Do we seriously want to make Ireland like the USA?

James Wickham21/12/2015

James Wickham: In a recent speech the Taoiseach stated that he wanted taxes in Ireland to be as low as those in the USA. Why? Allegedly this will ensure more jobs are created. It is in fact quite astonishing that in 2015 the USA can still be held up as a model in this way.


Firstly, let’s get the basic stuff out of the way. Of all democratic market-based societies, the USA is by far the most unequal (China is now probably even more unequal, but it’s hardly democratic). Table 1 shows the usual measures.

Table 1. Income inequality over time: Gini coefficients

Year
France
Germany
Italy
Sweden
United Kingdom
United States
mid 1970s
21.2
26.9
31.6
mid 1980s
-
25.1
28.7
19.8
30.9
34.0
mid 1990s
27.7
26.0
32.6
21.1
33.7
36.1
2000
28.7
26.4
32.1
24.3
35.2
35.7
2005
28.8
28.5*
33.0*
23.4*
33.5
38.0
2010
30.3
28.6
31.9
26.9
34.1
38.0

Source: OECD Statistics- Dataset: Income Distribution and Poverty

As the Table shows, inequality has been growing fairly steadily in the major capitalist countries, but the USA has always been the extreme case. One reason for the USA’s outlier position has been its low level of personal tax, especially on the upper income groups. Mr Kenny is therefore effectively advocating greater social inequality.

Secondly, US inequality means lots of poor people. Of course, inequality could mean there are more rich people around, but the general prosperity which has produced them has also ensured a decent living standard for everybody.

At one stage in the UK Peter Mandelson remarked that he was "intensely relaxed about people getting filthy rich as long as they pay their taxes," since New Labour was to use the welfare system (and those taxes) to increase the income of the poorest groups. This argument had some empirical plausibility for a brief period of time in the UK, it has never applied to the USA.

In Mr Kenny’s ideal country not only are the rich very rich, but the poor are very poor. Table 2 shows how not only are there more people in poverty but this poverty is deeper – there are more people with incomes further away from the median income.

Table 2. At risk of poverty: selected countries 2010


Poverty rates after taxes and transfers
Line 60% current median (2010)
Line 50% current median (2010)
EU 27
-
-
France
14.4
7.9
Germany
15.3
8.8
Ireland*
16.2 *
9.0 *
Italy
20.1
13.0
Poland
18.1
11.0
Sweden
17.4
9.1
UK
17.2
10.0
USA
24.2
17.4
*Ireland figures are for 2009, all other country figures for 2010.
Source: OECD Income Distribution and Poverty dataset


Thirdly, one could argue that nonetheless Americans do have jobs, and this after all is what really matters. That ignores how in the USA in recent decades the quality of low-paid jobs has deteriorated. Reviewing the data on earnings, Kalleberg comments: "Wages have stagnated for most of the labor force since the 1970s, especially for men….Wages for men in the 20th percentile have fallen from almost $12 per hour in 1973 to $10 per hour in 2009" (2013: 106). As the same study also documents, such jobs are not just increasingly badly paid, but they are also more insecure, more tightly controlled and less intrinsically satisfying. The argument for more jobs is not just earnings, but also that employment integrates people into society. America’s degraded jobs no longer do this.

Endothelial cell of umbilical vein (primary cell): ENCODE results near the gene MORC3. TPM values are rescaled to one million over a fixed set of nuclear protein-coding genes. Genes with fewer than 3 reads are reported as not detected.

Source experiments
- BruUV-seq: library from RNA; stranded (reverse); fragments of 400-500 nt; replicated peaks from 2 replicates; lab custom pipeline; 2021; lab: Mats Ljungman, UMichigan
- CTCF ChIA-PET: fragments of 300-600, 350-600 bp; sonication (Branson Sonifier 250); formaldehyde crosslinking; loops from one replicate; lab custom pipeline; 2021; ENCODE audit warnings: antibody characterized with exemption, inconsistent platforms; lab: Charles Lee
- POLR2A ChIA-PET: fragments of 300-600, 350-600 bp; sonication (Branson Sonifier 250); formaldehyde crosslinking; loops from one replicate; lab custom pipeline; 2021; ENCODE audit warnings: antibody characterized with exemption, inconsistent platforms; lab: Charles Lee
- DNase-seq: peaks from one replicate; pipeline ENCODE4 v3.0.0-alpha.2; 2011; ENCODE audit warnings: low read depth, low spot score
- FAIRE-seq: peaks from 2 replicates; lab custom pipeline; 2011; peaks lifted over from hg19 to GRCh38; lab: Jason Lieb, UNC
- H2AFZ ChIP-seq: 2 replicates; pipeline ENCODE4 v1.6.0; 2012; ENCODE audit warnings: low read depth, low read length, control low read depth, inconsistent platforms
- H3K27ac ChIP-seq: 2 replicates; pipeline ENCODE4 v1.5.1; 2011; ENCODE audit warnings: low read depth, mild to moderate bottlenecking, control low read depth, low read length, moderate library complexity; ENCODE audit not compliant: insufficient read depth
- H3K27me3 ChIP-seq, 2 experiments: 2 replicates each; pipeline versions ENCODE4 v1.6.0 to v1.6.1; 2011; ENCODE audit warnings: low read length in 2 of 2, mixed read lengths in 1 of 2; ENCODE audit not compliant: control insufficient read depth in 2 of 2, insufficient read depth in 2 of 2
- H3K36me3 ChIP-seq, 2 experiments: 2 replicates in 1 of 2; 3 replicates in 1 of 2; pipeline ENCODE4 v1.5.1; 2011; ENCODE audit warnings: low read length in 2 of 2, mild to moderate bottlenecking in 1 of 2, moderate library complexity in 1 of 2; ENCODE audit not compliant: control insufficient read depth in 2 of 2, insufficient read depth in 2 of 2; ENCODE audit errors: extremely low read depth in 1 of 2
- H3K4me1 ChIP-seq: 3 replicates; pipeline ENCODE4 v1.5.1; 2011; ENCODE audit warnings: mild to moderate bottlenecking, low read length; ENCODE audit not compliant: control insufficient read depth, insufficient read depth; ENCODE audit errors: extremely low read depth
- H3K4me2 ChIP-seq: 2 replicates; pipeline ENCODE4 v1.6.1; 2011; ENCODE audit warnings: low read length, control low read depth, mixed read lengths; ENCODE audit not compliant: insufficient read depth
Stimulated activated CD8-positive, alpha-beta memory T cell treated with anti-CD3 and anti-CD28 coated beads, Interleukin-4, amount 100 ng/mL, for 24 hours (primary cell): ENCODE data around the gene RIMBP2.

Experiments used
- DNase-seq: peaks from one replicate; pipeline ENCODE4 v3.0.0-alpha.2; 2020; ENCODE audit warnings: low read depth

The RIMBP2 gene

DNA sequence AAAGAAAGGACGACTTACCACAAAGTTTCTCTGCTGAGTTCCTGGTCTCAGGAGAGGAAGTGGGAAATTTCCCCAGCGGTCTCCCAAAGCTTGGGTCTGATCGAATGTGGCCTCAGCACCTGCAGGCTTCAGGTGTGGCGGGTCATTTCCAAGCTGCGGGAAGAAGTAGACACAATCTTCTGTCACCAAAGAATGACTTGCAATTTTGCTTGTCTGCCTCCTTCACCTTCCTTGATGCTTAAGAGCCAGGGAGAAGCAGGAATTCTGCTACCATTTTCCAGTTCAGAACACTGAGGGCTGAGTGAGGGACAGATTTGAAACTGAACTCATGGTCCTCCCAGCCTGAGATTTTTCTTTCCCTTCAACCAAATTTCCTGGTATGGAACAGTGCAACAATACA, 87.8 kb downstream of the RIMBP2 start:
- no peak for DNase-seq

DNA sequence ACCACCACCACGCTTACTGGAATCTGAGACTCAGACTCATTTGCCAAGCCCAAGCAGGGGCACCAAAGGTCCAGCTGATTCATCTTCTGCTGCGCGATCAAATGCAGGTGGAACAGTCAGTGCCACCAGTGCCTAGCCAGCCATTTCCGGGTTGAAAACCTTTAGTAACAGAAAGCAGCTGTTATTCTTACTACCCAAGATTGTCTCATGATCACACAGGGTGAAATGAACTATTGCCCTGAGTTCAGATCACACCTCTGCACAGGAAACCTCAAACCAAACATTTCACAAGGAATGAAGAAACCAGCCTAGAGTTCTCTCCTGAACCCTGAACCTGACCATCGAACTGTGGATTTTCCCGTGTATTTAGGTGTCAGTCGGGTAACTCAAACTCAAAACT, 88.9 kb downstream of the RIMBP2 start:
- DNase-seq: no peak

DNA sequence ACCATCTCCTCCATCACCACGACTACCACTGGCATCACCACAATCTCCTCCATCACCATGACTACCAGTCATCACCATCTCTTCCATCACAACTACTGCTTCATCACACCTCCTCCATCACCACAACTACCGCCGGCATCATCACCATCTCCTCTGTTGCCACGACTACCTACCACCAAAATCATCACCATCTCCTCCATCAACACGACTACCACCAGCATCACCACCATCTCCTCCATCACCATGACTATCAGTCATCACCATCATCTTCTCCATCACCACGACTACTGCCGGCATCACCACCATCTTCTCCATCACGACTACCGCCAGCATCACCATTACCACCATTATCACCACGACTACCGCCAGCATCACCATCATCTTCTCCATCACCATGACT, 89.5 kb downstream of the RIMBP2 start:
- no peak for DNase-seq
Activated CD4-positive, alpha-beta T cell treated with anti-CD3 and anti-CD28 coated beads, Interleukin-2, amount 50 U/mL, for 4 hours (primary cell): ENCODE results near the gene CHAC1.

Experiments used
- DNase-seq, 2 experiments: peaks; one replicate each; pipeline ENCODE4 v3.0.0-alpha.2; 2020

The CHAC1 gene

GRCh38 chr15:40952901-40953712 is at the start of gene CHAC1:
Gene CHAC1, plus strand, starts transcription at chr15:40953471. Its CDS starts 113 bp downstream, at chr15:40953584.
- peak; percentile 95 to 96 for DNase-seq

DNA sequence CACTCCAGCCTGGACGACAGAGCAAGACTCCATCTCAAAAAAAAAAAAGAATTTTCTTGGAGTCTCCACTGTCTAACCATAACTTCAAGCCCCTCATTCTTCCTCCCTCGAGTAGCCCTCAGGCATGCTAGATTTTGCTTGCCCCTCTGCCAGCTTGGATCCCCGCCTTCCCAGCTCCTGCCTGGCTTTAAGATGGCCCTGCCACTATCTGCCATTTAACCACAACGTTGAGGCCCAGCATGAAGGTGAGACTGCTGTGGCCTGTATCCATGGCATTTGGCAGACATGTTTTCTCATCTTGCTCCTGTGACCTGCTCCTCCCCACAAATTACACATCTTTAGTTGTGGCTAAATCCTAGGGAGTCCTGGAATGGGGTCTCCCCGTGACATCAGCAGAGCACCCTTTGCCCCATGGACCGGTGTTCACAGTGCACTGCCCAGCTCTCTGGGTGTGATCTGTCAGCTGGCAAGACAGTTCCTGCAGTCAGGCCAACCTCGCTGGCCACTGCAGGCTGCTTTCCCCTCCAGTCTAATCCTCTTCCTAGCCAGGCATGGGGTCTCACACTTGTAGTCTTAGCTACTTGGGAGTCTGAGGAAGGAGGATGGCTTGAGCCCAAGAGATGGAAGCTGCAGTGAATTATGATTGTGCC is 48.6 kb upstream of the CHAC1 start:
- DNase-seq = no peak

Finally, the argument that only low taxes ensure high employment is utter nonsense. For decades the Scandinavian countries have combined high employment and high taxes. Of course, there are some countries which combine (relatively) high tax and low employment, most notoriously Italy.

However, as Figure 1 below shows, the days when the USA always had higher employment rates than ‘high tax’ Europe are long gone. In the first decade of this century, as American taxes were falling, so too was American employment. So much for the American dream….

Figure 1 Employment rates: EU15, Germany, Ireland, Italy, Sweden, UK and USA


Source: 1960 to 1997 OECD (1999) Table 2.14; 1998 onwards from Eurostat.

Professor James Wickham is Lead Researcher on TASC's Working Conditions in Ireland Project
References:

Kalleberg, Arne (2013) Good Jobs, Bad Jobs: The rise of polarized and precarious employment systems in the United States. NY: Russell Sage Foundation.

OECD (1999) Historical Statistics 1999, Paris: OECD.

Professor James Wickham

James Wickham

James Wickham was Jean Monnet Professor of European Labour Market Studies and Professor in Sociology at Trinity College Dublin. He has published widely on employment, transport and migration in Ireland and Europe; he is the author of Gridlock: Dublin’s Transport Crisis and the Future of the City and co-author of New Mobilities in Europe: Polish Migration to Ireland post-2004.  His book Unequal Europe: Social divisions and social cohesion in an old continent analysed the collapse of the European Social Model; his new text book European Societies (Routledge 2020) examines the structures of inequality in contemporary Europe.  He is a former director of TASC. 


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